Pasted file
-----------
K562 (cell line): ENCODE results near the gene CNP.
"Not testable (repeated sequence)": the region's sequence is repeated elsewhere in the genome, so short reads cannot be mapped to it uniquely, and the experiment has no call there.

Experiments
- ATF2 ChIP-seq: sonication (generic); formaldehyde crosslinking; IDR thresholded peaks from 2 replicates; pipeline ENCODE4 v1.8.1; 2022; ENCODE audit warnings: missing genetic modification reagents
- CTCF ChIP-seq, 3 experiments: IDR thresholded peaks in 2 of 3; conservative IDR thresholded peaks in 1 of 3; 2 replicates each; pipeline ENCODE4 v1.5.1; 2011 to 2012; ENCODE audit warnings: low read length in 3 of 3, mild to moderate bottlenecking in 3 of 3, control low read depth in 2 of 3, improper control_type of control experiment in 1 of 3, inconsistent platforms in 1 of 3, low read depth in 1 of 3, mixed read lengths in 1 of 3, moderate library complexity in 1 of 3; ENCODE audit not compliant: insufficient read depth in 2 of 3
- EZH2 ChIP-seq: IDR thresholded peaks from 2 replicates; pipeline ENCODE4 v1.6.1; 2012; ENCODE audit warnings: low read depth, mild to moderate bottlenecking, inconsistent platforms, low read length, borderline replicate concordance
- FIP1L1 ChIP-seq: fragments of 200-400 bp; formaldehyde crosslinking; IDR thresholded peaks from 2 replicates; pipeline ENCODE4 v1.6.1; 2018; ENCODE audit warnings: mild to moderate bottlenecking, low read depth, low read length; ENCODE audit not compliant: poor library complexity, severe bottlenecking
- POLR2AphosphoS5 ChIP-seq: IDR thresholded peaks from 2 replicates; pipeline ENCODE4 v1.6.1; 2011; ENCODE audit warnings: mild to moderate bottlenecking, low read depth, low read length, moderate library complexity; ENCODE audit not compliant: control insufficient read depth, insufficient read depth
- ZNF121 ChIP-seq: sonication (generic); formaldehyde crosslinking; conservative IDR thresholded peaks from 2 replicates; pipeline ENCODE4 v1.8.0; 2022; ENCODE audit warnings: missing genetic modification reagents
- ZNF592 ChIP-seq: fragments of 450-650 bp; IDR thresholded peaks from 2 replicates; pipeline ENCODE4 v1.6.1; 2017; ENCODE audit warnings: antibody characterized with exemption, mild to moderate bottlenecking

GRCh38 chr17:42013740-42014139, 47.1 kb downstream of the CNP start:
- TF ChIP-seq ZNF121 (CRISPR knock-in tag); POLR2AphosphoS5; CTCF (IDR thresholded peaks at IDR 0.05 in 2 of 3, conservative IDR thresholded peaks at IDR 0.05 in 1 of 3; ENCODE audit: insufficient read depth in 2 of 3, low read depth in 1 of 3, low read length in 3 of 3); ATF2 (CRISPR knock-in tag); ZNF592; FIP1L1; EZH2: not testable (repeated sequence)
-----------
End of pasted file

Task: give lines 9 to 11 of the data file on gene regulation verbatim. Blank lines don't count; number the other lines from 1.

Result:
- ZNF121 ChIP-seq: sonication (generic); formaldehyde crosslinking; conservative IDR thresholded peaks from 2 replicates; pipeline ENCODE4 v1.8.0; 2022; ENCODE audit warnings: missing genetic modification reagents
- ZNF592 ChIP-seq: fragments of 450-650 bp; IDR thresholded peaks from 2 replicates; pipeline ENCODE4 v1.6.1; 2017; ENCODE audit warnings: antibody characterized with exemption, mild to moderate bottlenecking

GRCh38 chr17:42013740-42014139, 47.1 kb downstream of the CNP start: